Puzo Estate Wins Big in Godfather Game Lawsuit

Better than a horse head or a nap with a Hudson River smallmouth bass, the estate of author Mario Puzo has apparently settled for $1m from Paramount Pictures after filing suit against the studio last June. The suit alleged Paramount owed the Puzo estate compensation for retail and rental sales of the 2006 video game The Godfather, based on the similarly named 1972 movie and Puzo's original 1969 novel.

"We think it's a terrific settlement," said Puzo estate attorney Bert Fields, per MSNBC, referring to The Godfather as "one of the most admired films of all time."

Reportedly Paramount didn't pay the Puzo estate money owed under the terms of a prior lawsuit settled between the two back in 1992.

I liked EA's original The Godfather game. Initially, anyway. I'm not much for modern city settings. They're kind of soulless, stylistically. I'd rather carry a tommy-gun than an uzi, or scrimmage against rival families over a couple city blocks instead of railroading entire cities with rocket launchers and super-cars.

Still, any freeform game needs more than just a handful of activities. The Godfather II nailed the film's moody 1930s mafia vibe, but you couldn't help spotting the loop in the tape early on. Pulling off contract kills took zero tactical skill, and slapping around shop owners pretty much wore out its welcome after a dozen or so extortions.

Here's how I described it at the time:

It’s a problem plaguing all of these games, frankly. Gorgeous period-specific three-story brownstones and distant 1930s skyscrapers kiss moody sunsets, papers float and flap along dingy byways, alleys are cramped with zoot-suit thugs, Nino Rota’s archetypal score plays like a nostalgic dirge each time you jack a truck or car. But poke those flirty facades and everything’s void beneath. Businesses, warehouses, and even the family compounds themselves are schematically identical. You’ll enter the same back room with the same offices, doors, stairs and even same-stationed guards hundreds of times on your way to Don of NYC.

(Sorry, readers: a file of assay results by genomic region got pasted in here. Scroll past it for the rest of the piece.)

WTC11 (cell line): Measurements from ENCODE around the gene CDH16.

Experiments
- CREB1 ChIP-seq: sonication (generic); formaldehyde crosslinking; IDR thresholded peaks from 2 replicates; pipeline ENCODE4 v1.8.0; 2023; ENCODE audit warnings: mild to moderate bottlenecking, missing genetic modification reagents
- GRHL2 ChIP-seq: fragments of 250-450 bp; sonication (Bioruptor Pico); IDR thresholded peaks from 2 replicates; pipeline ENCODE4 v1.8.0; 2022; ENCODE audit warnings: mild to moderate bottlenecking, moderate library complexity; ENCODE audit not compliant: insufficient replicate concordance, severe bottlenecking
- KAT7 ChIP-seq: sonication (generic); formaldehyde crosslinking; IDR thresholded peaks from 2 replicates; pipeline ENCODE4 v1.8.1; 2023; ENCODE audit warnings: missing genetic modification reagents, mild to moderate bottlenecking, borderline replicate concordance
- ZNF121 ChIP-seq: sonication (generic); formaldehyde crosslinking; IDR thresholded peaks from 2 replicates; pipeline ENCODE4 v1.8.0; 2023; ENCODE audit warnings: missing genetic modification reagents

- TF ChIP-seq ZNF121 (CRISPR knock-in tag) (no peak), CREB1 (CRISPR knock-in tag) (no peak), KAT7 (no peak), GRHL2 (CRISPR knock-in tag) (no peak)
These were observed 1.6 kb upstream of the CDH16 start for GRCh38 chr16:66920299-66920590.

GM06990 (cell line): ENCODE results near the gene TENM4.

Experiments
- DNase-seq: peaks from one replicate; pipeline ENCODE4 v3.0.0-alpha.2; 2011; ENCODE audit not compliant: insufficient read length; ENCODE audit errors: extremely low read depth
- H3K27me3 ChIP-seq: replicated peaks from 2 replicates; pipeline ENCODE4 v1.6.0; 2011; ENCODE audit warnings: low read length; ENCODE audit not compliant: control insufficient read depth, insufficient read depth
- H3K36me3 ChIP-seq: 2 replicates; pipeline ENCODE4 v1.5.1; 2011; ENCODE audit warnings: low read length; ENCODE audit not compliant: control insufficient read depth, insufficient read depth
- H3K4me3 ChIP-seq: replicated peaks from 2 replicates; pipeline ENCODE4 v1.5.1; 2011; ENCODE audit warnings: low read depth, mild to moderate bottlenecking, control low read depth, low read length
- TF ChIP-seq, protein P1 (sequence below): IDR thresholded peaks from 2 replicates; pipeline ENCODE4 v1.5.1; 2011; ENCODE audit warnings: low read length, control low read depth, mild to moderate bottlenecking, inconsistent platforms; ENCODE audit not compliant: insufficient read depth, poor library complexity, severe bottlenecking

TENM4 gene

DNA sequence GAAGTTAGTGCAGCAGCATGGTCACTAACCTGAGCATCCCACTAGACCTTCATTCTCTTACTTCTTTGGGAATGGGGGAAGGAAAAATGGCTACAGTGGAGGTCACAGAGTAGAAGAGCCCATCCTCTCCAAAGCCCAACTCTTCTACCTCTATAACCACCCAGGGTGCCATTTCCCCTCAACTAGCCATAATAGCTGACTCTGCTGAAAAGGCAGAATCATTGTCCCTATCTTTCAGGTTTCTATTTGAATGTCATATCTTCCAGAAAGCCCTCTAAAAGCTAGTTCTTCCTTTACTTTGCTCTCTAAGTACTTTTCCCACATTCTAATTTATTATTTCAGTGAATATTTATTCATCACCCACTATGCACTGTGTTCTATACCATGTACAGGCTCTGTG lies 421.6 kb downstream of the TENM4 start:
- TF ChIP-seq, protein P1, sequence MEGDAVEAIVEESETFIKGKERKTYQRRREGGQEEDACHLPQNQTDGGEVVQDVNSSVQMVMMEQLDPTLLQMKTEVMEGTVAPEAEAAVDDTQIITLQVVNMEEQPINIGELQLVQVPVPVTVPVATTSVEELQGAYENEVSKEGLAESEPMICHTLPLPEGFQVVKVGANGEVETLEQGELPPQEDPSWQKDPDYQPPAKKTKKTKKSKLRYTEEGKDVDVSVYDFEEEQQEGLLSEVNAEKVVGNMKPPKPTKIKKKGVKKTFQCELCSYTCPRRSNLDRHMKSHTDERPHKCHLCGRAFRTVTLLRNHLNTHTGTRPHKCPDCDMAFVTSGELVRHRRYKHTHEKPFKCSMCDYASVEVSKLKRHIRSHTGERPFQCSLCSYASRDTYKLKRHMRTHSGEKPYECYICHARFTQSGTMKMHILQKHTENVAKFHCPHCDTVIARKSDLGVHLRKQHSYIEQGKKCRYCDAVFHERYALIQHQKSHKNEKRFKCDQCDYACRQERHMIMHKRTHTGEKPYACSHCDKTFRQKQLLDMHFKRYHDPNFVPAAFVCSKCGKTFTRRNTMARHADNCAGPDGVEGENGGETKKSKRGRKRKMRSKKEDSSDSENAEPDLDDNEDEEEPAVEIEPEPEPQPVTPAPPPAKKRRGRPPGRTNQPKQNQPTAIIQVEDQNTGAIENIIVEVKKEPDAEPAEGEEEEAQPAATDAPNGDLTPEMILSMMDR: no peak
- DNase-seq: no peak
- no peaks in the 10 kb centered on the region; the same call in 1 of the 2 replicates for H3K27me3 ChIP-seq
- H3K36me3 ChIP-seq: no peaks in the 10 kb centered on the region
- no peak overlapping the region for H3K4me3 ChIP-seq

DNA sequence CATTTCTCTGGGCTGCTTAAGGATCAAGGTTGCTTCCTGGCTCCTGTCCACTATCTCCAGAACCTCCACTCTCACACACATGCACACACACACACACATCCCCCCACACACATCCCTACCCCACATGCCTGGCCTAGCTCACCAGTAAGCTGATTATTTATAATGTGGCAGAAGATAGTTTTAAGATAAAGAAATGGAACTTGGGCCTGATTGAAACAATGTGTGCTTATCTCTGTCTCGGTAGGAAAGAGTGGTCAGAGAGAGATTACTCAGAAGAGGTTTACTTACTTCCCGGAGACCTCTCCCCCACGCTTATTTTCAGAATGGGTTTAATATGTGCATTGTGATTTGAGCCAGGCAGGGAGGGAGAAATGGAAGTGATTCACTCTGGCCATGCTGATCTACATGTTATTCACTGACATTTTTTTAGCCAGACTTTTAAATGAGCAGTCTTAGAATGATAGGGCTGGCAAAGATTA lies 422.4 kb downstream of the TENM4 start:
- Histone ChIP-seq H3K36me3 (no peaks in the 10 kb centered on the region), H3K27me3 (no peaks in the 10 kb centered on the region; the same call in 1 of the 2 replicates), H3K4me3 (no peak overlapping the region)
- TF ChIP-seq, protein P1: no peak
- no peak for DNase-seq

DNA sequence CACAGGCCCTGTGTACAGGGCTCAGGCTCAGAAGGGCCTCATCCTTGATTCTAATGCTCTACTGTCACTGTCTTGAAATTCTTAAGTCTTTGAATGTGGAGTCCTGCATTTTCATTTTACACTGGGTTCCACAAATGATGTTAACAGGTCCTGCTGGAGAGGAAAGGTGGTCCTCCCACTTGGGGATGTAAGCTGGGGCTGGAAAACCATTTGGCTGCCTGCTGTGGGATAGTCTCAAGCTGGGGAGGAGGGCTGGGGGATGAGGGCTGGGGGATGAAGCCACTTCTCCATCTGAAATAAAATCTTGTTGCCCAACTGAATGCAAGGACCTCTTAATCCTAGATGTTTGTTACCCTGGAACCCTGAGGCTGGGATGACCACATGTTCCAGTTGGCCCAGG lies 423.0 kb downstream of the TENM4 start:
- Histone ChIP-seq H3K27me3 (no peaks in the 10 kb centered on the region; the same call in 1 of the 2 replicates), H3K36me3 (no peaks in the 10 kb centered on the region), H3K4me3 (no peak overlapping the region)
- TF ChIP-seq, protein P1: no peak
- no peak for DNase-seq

Will EA's upcoming The Godfather II beat its predecessor's mediocre rap? The new top-down "Don's view" strategy angle sounds interesting, and combat's been tactical renovated with skill-driven squads you'll command and maneuver. EA Redwood's track record's mixed, though. These are the guys responsible for something as unexpected as Dead Space...and as creatively vanilla as My Sims Kingdom.

Matt Peckham says someday — and that day may never come — we'll get the Godfather game we deserve. He'll always show you respect at

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